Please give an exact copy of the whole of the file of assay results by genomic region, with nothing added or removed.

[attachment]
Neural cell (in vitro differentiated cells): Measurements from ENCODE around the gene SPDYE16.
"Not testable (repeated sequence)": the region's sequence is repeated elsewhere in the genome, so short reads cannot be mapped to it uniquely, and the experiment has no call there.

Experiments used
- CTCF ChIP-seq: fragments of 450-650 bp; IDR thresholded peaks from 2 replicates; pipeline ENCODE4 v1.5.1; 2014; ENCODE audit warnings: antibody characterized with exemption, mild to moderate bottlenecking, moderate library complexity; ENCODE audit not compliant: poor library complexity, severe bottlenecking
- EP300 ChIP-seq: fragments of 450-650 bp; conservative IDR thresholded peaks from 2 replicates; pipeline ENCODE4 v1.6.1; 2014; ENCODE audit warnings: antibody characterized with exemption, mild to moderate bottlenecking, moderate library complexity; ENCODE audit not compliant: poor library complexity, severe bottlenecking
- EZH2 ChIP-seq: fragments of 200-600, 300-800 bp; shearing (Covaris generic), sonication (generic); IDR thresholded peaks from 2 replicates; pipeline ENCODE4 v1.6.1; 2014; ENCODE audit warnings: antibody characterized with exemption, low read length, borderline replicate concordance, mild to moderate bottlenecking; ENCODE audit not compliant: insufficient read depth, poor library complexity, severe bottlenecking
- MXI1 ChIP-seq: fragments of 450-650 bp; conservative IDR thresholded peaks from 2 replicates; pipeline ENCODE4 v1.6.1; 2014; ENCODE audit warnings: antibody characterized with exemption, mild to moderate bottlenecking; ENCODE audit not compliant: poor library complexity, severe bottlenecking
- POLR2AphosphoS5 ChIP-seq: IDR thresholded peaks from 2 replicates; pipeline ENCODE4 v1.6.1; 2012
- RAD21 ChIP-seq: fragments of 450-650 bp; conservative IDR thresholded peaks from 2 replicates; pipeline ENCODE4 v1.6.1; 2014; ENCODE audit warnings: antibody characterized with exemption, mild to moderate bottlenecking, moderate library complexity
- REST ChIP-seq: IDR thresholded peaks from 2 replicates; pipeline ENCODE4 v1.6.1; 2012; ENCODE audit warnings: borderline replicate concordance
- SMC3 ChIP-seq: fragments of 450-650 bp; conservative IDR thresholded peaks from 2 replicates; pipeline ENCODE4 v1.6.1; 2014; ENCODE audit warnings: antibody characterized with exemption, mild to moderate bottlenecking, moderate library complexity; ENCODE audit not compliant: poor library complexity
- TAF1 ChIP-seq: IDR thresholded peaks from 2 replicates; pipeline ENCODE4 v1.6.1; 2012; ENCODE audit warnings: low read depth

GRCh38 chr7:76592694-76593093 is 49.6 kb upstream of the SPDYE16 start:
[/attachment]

Neural cell (in vitro differentiated cells): Measurements from ENCODE around the gene SPDYE16.
"Not testable (repeated sequence)": the region's sequence is repeated elsewhere in the genome, so short reads cannot be mapped to it uniquely, and the experiment has no call there.

Experiments used
- CTCF ChIP-seq: fragments of 450-650 bp; IDR thresholded peaks from 2 replicates; pipeline ENCODE4 v1.5.1; 2014; ENCODE audit warnings: antibody characterized with exemption, mild to moderate bottlenecking, moderate library complexity; ENCODE audit not compliant: poor library complexity, severe bottlenecking
- EP300 ChIP-seq: fragments of 450-650 bp; conservative IDR thresholded peaks from 2 replicates; pipeline ENCODE4 v1.6.1; 2014; ENCODE audit warnings: antibody characterized with exemption, mild to moderate bottlenecking, moderate library complexity; ENCODE audit not compliant: poor library complexity, severe bottlenecking
- EZH2 ChIP-seq: fragments of 200-600, 300-800 bp; shearing (Covaris generic), sonication (generic); IDR thresholded peaks from 2 replicates; pipeline ENCODE4 v1.6.1; 2014; ENCODE audit warnings: antibody characterized with exemption, low read length, borderline replicate concordance, mild to moderate bottlenecking; ENCODE audit not compliant: insufficient read depth, poor library complexity, severe bottlenecking
- MXI1 ChIP-seq: fragments of 450-650 bp; conservative IDR thresholded peaks from 2 replicates; pipeline ENCODE4 v1.6.1; 2014; ENCODE audit warnings: antibody characterized with exemption, mild to moderate bottlenecking; ENCODE audit not compliant: poor library complexity, severe bottlenecking
- POLR2AphosphoS5 ChIP-seq: IDR thresholded peaks from 2 replicates; pipeline ENCODE4 v1.6.1; 2012
- RAD21 ChIP-seq: fragments of 450-650 bp; conservative IDR thresholded peaks from 2 replicates; pipeline ENCODE4 v1.6.1; 2014; ENCODE audit warnings: antibody characterized with exemption, mild to moderate bottlenecking, moderate library complexity
- REST ChIP-seq: IDR thresholded peaks from 2 replicates; pipeline ENCODE4 v1.6.1; 2012; ENCODE audit warnings: borderline replicate concordance
- SMC3 ChIP-seq: fragments of 450-650 bp; conservative IDR thresholded peaks from 2 replicates; pipeline ENCODE4 v1.6.1; 2014; ENCODE audit warnings: antibody characterized with exemption, mild to moderate bottlenecking, moderate library complexity; ENCODE audit not compliant: poor library complexity
- TAF1 ChIP-seq: IDR thresholded peaks from 2 replicates; pipeline ENCODE4 v1.6.1; 2012; ENCODE audit warnings: low read depth

GRCh38 chr7:76592694-76593093 is 49.6 kb upstream of the SPDYE16 start: